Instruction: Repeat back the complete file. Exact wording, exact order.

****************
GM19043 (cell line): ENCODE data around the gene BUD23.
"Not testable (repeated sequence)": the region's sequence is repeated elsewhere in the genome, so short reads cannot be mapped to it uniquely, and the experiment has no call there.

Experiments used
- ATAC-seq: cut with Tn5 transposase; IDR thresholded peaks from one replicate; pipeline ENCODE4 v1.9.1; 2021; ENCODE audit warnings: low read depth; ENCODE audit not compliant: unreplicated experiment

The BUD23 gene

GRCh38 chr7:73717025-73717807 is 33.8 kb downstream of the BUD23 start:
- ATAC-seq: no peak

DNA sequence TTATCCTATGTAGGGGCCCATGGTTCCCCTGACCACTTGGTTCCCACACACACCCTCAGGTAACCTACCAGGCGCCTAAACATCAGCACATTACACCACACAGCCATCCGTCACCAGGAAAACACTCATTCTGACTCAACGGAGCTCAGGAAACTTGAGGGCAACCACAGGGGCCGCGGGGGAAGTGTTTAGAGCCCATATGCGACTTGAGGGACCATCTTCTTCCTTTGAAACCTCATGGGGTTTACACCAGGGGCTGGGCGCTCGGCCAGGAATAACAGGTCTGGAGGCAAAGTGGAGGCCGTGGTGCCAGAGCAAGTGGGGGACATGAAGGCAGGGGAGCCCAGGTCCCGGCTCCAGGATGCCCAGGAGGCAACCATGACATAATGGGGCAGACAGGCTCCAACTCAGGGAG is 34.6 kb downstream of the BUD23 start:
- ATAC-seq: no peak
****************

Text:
GM19043 (cell line): ENCODE data around the gene BUD23.
"Not testable (repeated sequence)": the region's sequence is repeated elsewhere in the genome, so short reads cannot be mapped to it uniquely, and the experiment has no call there.

Experiments used
- ATAC-seq: cut with Tn5 transposase; IDR thresholded peaks from one replicate; pipeline ENCODE4 v1.9.1; 2021; ENCODE audit warnings: low read depth; ENCODE audit not compliant: unreplicated experiment

The BUD23 gene

GRCh38 chr7:73717025-73717807 is 33.8 kb downstream of the BUD23 start:
- ATAC-seq: no peak

DNA sequence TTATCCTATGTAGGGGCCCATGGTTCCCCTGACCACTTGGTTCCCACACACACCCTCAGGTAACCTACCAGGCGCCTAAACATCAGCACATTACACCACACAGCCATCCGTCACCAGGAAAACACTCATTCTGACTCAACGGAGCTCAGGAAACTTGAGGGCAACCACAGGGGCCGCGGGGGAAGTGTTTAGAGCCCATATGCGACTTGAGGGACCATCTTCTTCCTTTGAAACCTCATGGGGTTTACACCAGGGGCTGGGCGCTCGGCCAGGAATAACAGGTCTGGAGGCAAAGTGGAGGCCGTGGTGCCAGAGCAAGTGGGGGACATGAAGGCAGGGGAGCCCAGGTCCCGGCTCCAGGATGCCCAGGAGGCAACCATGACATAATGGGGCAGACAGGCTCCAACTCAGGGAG is 34.6 kb downstream of the BUD23 start:
- ATAC-seq: no peak